New Idea to boost competitors

I’m bulding a native app from a PWA app wrapper, but instead of placing all the static code in the app (copying html, jss, css, images, etc) why not use the WKWebView pointing to the app url and create the interface injecting the voltbuilder.js to connect to plugins? This way it does not need to update the app in the store for minor changes, the app will be updated all the time automaticly and only need to be upgraded when new plugins are added.

I’m doing exactly that with my apps and I feel I’m recreating the current cordova plugins for using this way. If you propose a simple solution connecting the volt library and plugins to a https site instead to a local file folder with htnl, js, css, etc. I think your product will not have competitors.

Rene Marty

This would probably not fly well with Apple Review Guidelines, that specifically states:

Apps should be self-contained in their bundles, and may not read or write data outside the designated container area, nor may they download, install, or execute code which introduces or changes features or functionality of the app, including other apps. Educational apps designed to teach, develop, or allow students to test executable code may, in limited circumstances, download code provided that such code is not used for other purposes. Such apps must make the source code provided by the app completely viewable and editable by the user.

Thats not accurate, Apple changed the policy recently. Currently there are lots of apps that loads webviews from external sites. I can assume the risk and defend the use of external site to Apple (My app is a PWA used by 100.000 corporate users). Also remember that Android is an alternative if Apple put some problemas.

https://developer.apple.com/app-store/review/guidelines/

  • 4.7 HTML5 Games, Bots, etc. Apps may contain or run code that is not embedded in the binary (e.g. HTML5-based games, bots, etc.), as long as code distribution isn’t the main purpose of the app, the code is not offered in a store or store-like interface, and provided that the software adheres to the additional rules that follow in 4.7.1 and 4.7.2. These additional rules are important to preserve the experience that App Store customers expect, and to help ensure user safety.
    • 4.7.1 Software offered under this rule must:
      • be free or purchased using in-app purchase;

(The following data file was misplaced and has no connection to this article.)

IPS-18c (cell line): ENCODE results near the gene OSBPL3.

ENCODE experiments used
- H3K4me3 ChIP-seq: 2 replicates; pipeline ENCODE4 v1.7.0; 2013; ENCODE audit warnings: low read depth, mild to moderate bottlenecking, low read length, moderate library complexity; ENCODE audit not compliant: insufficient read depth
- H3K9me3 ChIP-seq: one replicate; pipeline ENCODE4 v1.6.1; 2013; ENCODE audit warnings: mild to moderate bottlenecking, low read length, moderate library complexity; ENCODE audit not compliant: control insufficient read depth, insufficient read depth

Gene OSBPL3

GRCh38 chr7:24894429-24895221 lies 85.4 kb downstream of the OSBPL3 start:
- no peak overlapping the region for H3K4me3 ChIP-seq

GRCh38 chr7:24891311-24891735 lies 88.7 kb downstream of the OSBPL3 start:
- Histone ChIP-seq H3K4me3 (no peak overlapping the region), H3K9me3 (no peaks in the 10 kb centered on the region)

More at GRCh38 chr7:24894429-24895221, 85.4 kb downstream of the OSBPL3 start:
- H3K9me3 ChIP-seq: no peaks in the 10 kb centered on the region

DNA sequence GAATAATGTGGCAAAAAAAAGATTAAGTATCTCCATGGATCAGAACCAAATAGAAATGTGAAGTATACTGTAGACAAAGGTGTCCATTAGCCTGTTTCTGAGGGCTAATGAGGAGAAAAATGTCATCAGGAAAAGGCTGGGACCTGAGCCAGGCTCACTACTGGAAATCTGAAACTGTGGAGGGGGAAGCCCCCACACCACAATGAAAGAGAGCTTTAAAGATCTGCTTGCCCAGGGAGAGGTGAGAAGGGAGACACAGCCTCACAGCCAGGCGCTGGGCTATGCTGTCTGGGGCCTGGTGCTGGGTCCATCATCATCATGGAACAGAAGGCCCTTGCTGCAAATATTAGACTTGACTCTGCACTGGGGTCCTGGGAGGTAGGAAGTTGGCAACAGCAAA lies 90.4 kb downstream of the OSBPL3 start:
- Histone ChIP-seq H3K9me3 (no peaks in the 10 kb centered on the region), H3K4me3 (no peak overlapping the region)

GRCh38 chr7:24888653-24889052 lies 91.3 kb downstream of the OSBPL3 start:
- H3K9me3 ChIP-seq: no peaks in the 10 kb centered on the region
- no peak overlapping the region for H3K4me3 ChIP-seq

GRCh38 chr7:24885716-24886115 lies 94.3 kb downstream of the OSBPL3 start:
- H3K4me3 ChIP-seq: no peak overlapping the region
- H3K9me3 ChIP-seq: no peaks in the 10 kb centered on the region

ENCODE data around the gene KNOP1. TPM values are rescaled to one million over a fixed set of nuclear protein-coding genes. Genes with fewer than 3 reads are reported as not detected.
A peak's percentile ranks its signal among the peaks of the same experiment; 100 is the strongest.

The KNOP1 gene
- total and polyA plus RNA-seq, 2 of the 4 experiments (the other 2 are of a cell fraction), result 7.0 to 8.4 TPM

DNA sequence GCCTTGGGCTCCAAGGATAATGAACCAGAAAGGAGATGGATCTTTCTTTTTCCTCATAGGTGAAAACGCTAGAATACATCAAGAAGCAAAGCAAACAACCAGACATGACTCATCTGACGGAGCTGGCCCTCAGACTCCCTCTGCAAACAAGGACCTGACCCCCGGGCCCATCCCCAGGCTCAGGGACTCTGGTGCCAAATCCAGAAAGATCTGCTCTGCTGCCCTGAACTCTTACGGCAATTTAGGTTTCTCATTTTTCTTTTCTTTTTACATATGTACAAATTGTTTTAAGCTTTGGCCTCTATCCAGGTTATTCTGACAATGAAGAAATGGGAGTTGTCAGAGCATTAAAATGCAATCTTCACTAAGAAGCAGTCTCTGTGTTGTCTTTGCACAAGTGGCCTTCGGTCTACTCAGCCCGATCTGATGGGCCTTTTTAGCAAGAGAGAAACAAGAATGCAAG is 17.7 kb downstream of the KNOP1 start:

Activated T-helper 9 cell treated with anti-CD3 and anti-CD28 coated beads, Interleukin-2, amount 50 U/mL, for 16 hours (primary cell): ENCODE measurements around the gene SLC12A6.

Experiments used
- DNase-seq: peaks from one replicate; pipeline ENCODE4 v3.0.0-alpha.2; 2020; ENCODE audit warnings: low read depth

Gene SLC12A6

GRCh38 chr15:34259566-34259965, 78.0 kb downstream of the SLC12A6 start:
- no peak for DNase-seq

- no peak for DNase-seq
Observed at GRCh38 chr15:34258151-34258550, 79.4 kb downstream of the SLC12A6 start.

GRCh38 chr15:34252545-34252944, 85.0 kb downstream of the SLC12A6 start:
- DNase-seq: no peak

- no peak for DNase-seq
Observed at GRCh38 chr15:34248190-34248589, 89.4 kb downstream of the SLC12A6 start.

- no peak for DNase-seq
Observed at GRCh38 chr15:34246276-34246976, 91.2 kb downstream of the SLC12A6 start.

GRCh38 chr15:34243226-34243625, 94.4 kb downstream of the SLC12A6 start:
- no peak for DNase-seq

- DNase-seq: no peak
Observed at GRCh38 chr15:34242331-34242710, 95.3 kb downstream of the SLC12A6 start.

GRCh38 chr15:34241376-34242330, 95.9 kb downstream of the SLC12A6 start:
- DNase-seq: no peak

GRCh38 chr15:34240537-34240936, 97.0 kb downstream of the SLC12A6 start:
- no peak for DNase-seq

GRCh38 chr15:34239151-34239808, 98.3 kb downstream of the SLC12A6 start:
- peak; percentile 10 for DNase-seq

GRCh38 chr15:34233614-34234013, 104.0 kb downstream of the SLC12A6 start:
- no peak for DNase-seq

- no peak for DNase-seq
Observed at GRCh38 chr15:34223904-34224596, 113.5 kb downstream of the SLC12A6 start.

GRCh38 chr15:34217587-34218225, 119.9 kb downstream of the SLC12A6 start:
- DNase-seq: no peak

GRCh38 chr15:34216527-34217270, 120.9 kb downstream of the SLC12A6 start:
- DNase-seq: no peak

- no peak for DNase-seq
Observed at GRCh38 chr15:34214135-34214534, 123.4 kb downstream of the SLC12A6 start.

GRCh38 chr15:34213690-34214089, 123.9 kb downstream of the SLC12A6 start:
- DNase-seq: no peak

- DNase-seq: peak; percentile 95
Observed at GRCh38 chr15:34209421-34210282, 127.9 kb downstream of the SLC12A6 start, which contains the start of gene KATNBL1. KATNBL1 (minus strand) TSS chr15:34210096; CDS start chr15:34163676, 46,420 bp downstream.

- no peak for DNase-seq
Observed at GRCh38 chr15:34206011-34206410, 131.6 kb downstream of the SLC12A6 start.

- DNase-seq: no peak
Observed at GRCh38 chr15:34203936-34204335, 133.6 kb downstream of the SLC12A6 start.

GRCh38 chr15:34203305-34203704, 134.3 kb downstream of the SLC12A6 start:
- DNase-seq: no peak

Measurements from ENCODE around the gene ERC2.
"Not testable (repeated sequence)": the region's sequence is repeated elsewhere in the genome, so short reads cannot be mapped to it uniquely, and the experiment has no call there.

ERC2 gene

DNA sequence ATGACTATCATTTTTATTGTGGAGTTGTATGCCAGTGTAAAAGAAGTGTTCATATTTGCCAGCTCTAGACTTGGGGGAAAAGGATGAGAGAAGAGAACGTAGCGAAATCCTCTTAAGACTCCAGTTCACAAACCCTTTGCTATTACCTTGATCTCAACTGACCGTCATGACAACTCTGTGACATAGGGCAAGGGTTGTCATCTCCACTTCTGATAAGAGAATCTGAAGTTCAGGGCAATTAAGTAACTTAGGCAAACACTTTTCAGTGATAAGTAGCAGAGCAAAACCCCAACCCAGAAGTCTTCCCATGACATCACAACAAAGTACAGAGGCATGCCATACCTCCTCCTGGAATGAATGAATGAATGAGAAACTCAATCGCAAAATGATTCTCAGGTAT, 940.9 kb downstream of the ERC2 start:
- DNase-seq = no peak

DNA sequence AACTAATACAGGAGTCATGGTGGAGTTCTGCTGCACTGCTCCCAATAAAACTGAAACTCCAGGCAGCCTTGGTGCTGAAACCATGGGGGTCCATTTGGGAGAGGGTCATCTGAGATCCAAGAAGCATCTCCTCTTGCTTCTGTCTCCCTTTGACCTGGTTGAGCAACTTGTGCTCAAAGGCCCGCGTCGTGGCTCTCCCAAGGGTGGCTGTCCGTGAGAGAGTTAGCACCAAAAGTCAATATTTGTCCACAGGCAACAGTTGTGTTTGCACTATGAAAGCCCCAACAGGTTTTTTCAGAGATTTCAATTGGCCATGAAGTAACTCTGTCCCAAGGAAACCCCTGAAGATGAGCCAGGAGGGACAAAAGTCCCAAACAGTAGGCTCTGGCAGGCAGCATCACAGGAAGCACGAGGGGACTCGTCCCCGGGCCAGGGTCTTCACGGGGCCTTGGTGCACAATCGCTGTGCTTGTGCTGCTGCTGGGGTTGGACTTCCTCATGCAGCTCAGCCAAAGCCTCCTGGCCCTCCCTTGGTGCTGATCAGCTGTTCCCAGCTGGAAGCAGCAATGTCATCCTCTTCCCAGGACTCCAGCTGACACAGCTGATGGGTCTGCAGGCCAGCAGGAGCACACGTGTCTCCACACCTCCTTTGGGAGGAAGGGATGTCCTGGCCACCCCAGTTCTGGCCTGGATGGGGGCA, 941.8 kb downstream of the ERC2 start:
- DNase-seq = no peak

• only use capabilities available in a standard WebKit view (e.g. it must open and run natively in Safari without modifications or additional software); and use WebKit and JavaScript Core to run third-party software and should not attempt to extend or expose native platform APIs to third-party software;
      • be offered by developers that have joined the Apple Developer Program and signed the Apple Developer Program License Agreement;
      • not provide access to real money gaming, lotteries, or charitable donations;
      • adhere to the terms of these App Store Review Guidelines (e.g. do not include objectionable content); and
      • not offer digital goods or services for sale.
    • 4.7.2 Upon request, you must provide an index of software and metadata available in your app. It must include Apple Developer Program Team IDs for the providers of the software along with a URL which App Review can use to confirm that the software complies with the requirements above.

As I read this, you are allowed to run html5 apps in a webview. But not allowed to access native capabilities which I understood was what you were suggesting.

4.7 Guideline seems to be implemented to accommodate mostly html5 games that have no need for native capabilities through plugins.

If you do not have a html5 game, or make use native capabilities, you risk of violating:

4.2 Minimum Functionality

Your app should include features, content, and UI that elevate it beyond a repackaged website.

First: Apple is not the only target, Android also exists.
Second: The defense of the app in App Store is responsibility of the developer, not VoltBuilder. It will be the task of the developer to make the defense and in my case, due to the high number of users of my PWA app (not requiring App Store until now) I have some power of negotiation. I could give you more news in some weeks, I’m re-building some plugins for my PWA wrapper (bar code reader, notifications and geolocation) if the App Store finally approves my app.
Third: The HTML Game is an example, is not exhaustive (notice the “etc”).